1978. "Reflections on Power and Influence" by Charles Collingwood

Reflections on Power and Influence


CBS war correspondent Charles Collingwood delivered this speech on international affairs at Kansas State University on November 3, 1978:

Reflections on Power and Influence
I regard it as a signal honor to be invited to deliver some remarks in a series named for and in honor of Governor Alf Landon, for he is not only a friend, but he has been for a long while an example to me of those qualities which are most admirable in the American life and the American spirit. Moreover, his whole career is a kind of parable of the thesis I will put forward to you today.

Part of my subject is power, but you will be glad to know that I am not addressing myself to the administration's energy program, which would be considerably more opaque than anything I will have to say to you this morning. Rather, I want to talk about power and its alternatives in the context of international affairs. International affairs and foreign policy, something I know occupies Governor Landon very much and on which he is very knowledgeable. It also conforms to the bent of my own interests, having been a foreign correspondent for a large part of my career.

"Power" is one of the strongest and in some ways one of the most ambiguous words in our language. We can speak of "solar power" and "occult power." The word can connote both physical force and mystical effects. I want to talk about power in the specialized sphere of international relations. Power as a nation's capacity, usually by military means, to bend other nations to its will. The capacity that causes some countries to be labeled "superpowers," and others "great powers;" still others "minor powers."

And I want to contrast that with something called "influence."

Now, power and influence are often confused, both in theoretical discourse and in common parlance, but there is a difference. As one whose trade is in words, I make frequent recourse to dictionaries. Let me quote excerpts from the Oxford English Dictionary. It defines power as, among other things, "The ability to act upon or affect something strongly . . . physical strength, might, vigor, telling force."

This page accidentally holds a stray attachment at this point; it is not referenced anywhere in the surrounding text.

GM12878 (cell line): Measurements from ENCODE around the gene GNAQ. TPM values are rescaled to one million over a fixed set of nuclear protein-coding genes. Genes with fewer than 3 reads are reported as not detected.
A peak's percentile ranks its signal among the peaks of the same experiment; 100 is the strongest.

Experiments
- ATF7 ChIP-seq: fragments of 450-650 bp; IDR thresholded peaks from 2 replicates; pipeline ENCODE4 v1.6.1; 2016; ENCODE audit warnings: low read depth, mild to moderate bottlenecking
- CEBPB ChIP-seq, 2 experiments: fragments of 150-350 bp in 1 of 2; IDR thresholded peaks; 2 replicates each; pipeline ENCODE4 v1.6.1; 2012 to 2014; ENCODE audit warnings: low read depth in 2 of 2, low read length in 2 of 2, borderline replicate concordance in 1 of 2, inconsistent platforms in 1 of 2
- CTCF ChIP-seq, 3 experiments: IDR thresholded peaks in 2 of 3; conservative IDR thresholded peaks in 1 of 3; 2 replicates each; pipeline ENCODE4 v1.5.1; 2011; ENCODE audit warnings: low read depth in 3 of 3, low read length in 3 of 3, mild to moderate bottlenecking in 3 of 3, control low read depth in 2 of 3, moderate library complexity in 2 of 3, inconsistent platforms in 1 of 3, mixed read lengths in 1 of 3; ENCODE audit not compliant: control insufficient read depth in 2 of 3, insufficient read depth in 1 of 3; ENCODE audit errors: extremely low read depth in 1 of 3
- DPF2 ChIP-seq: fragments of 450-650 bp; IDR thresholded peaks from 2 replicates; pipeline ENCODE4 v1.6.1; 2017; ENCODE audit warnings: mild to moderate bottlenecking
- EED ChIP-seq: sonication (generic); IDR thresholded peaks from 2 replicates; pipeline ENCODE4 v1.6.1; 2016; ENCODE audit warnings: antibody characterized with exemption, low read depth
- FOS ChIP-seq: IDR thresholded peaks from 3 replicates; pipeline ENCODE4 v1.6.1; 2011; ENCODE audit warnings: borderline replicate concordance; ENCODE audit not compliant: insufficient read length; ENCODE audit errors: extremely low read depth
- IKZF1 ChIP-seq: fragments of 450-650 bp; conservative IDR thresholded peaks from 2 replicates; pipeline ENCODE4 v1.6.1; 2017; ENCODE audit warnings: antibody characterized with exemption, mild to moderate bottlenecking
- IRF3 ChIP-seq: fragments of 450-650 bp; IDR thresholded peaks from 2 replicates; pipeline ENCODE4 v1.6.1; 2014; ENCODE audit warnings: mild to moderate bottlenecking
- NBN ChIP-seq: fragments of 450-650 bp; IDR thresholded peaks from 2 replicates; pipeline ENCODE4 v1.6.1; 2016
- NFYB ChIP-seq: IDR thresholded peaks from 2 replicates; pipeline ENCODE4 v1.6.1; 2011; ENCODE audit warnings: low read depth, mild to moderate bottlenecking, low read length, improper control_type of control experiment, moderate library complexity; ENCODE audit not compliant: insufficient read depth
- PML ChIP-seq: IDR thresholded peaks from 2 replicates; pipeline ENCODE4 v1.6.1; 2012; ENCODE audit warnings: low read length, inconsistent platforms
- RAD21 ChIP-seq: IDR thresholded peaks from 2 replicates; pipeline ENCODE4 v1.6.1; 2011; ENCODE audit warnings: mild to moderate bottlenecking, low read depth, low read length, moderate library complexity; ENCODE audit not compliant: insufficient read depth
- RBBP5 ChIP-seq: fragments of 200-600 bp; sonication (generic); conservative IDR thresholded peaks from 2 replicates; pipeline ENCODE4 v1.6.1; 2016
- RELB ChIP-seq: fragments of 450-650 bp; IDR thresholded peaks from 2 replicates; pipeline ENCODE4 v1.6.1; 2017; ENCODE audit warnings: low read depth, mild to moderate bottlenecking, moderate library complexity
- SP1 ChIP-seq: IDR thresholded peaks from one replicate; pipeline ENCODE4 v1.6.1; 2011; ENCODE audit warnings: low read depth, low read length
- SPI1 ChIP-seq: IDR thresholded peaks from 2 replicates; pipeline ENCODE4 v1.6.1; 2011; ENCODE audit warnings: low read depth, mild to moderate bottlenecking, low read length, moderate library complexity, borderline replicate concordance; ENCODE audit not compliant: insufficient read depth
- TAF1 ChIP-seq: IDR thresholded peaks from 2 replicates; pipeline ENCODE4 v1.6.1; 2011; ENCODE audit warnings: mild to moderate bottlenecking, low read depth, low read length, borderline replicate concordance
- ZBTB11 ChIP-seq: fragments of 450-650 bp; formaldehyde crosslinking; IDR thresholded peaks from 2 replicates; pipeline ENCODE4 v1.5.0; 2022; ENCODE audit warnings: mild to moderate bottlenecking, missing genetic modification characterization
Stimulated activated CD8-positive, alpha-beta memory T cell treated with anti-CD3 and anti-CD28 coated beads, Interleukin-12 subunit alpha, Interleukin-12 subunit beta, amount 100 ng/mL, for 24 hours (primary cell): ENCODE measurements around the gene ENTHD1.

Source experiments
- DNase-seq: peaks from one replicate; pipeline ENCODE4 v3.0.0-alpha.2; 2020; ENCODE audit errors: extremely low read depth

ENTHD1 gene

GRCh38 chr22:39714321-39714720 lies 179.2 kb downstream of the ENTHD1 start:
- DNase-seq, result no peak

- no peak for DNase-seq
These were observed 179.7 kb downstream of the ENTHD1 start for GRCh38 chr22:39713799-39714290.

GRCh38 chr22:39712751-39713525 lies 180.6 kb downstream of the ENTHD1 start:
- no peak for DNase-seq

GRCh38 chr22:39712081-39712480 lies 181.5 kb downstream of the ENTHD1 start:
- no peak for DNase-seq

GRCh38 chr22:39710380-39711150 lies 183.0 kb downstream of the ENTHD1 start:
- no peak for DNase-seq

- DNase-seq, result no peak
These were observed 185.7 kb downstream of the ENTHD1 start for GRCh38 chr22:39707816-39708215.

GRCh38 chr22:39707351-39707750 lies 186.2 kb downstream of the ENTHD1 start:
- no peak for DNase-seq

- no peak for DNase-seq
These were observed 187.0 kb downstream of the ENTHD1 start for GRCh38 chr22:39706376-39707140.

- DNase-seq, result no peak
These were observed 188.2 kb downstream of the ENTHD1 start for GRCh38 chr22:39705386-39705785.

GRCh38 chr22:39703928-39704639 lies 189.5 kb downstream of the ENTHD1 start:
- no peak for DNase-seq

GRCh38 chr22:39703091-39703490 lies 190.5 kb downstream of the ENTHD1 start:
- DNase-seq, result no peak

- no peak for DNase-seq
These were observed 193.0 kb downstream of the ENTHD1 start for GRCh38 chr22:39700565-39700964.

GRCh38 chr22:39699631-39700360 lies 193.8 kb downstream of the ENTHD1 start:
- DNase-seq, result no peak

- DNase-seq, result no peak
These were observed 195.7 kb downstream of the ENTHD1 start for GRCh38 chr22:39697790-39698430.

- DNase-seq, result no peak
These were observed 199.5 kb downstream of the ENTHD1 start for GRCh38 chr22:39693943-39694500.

Now of "influence," it says, "The capacity of producing effects . . . without the employment of physical force or the exercise of formal authority . . . sway, control or authority not formally or overtly expressed."

It is a crucial difference. The exercise of power in international affairs is a highly visible, overt act. The exercise of influence is often unseen. Power depends upon physical strength; influence upon moral, intellectual, economic, and other forms of persuasion. Quite often, especially in international terms, a nation's influence also of course depends upon the possession of power and the possibility that in some circumstances it might be employed. That is certainly the case with the United States. The fact of our military power has a great deal to do with our ability to exercise influence. This is also true of the Soviet Union. But a nation's influence does not increase in direct relationship to its power.

Thus if we accept for purposes of argument—it's an argument I don't want to get into in this context—that the United States and the Soviet Union are roughly equivalent in terms of power, there is little doubt that the United States has more influence in the world than the Soviet Union. An instance in point is the Middle East, where, in spite of our long-standing commitment to Israel, one of the contestants, it is the United States and not Russia which is influential enough with both sides to act as mediator.